Hempstead Energy Park

The Town of Hempstead Energy Park is a pioneering entity that meets the heating and cooling needs of a municipal facility on Long Island while serving as a model for other local governments across the United States.  Nestled within Point Lookout, the energy park has a majestic 100-kilowatt wind turbine with a hydrogen fueling station, a solar house, a pair of solar trackers (high-tech solar electric panels that follow the sun’s daily path across the sky), a 60-kW solar field, a solar-powered carport and a geothermal energy project.

Last Friday, we were given a behind the scenes tour of the facility by one of the Town of Hempstead’s staff biologists.  This included going inside of the 120-foot tall (excluding the 35-foot blades) wind turbine, which powers a hydrogen fueling station.  The wind turbine provides electricity to power a water-to-hydrogen conversion process, which produces hydrogen fuel. Just a short distance away was a self-reliant solar house designed by architecture, engineering and interior design students at New York Institute of Technology for the U.S. Department of Energy Solar Decathlon in 2007.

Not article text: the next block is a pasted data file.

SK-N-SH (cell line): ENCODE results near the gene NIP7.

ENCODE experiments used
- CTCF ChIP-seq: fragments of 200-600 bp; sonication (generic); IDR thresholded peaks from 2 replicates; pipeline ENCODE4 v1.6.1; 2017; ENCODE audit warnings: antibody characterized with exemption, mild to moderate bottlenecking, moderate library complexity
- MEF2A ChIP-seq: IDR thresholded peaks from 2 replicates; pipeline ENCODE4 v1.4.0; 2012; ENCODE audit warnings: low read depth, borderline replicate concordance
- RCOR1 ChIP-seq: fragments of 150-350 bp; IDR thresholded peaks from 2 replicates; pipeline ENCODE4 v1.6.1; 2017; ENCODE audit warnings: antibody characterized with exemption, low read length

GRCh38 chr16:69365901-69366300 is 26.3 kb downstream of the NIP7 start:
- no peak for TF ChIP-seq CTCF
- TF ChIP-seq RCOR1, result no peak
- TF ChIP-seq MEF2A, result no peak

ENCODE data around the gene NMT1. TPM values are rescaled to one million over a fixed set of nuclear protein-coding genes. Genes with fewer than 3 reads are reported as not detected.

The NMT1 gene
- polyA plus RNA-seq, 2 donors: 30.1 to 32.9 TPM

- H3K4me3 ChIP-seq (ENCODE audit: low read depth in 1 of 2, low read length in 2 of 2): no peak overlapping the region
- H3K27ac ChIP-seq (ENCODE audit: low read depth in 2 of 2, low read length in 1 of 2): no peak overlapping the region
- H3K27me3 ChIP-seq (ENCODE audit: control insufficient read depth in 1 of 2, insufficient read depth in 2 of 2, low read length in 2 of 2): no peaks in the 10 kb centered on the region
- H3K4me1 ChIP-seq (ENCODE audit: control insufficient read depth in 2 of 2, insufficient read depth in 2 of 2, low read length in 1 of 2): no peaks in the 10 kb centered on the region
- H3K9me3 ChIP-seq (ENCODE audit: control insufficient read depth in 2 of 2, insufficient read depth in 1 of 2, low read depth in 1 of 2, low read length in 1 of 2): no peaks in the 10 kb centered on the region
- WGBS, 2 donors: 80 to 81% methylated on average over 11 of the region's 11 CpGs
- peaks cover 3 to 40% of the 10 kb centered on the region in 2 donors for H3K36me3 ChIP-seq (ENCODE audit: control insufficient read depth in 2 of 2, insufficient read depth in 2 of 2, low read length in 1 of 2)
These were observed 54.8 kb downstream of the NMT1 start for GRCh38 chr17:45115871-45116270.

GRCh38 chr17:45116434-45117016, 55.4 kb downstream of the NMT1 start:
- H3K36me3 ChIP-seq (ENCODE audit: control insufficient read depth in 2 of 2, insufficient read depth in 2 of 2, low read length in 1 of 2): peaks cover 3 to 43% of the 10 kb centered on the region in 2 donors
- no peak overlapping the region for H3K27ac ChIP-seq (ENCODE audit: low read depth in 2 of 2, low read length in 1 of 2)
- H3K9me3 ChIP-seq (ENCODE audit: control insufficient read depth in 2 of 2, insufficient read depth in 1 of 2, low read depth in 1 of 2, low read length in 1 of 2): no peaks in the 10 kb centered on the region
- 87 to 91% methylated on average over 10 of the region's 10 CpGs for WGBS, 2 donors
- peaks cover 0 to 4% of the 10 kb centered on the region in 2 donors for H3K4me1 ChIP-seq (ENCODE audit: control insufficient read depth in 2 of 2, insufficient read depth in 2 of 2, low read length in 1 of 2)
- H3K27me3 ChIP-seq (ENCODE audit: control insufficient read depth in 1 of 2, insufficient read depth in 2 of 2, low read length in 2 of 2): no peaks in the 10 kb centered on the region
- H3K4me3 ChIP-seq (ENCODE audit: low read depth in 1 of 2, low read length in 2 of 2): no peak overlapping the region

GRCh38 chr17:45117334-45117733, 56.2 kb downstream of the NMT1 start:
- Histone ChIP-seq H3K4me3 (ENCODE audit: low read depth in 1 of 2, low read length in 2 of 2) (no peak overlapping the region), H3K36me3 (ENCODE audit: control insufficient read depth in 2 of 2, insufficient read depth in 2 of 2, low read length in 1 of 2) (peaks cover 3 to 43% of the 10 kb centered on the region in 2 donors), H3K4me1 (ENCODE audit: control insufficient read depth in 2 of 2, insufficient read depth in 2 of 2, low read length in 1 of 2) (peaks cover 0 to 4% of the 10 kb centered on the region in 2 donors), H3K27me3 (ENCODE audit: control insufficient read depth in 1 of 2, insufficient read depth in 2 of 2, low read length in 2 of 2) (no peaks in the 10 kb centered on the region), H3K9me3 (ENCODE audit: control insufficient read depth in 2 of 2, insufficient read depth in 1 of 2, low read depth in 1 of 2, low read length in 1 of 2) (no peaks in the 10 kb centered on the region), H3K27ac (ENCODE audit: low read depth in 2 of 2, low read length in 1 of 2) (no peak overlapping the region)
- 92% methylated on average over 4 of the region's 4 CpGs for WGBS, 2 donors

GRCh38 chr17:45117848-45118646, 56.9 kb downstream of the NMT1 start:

We then took a short walk to a solar and wind-powered shellfish aquaculture facility designed to improve the ecosystem in Hempstead Bay and protect the business of local fisheries by using alternative energy to increase shellfish production.  I felt a connection to what we had learned in the Waterfront Center earlier in the year as we discussed the dwindling natural population of shellfish around Long Island and how contaminants after significant downpours trigger the closure of shellfish harvesting.  We once again were reminded how runoff from pesticides and other pollutants can affect our local wildlife.   Water testing usually begins the day after a storm; when test results show that water samples have returned to baseline levels, closures are lifted.

We closed our trip with a hike in the Lido Beach Passive Nature Area—40 acres of an ecologically sensitive property of tidal wetlands.   The area supports a wide variety of grasses, vegetation and marine life, including several species of fish and shellfish. The conservation area is also part of the Atlantic Flyway. You may recall that several of us were disappointed that we had not spied an osprey at the Marine Nature Study Area in Oceanside.  On Friday, we were rewarded with a beautiful view of newly arrived osprey taking up residence in their home.

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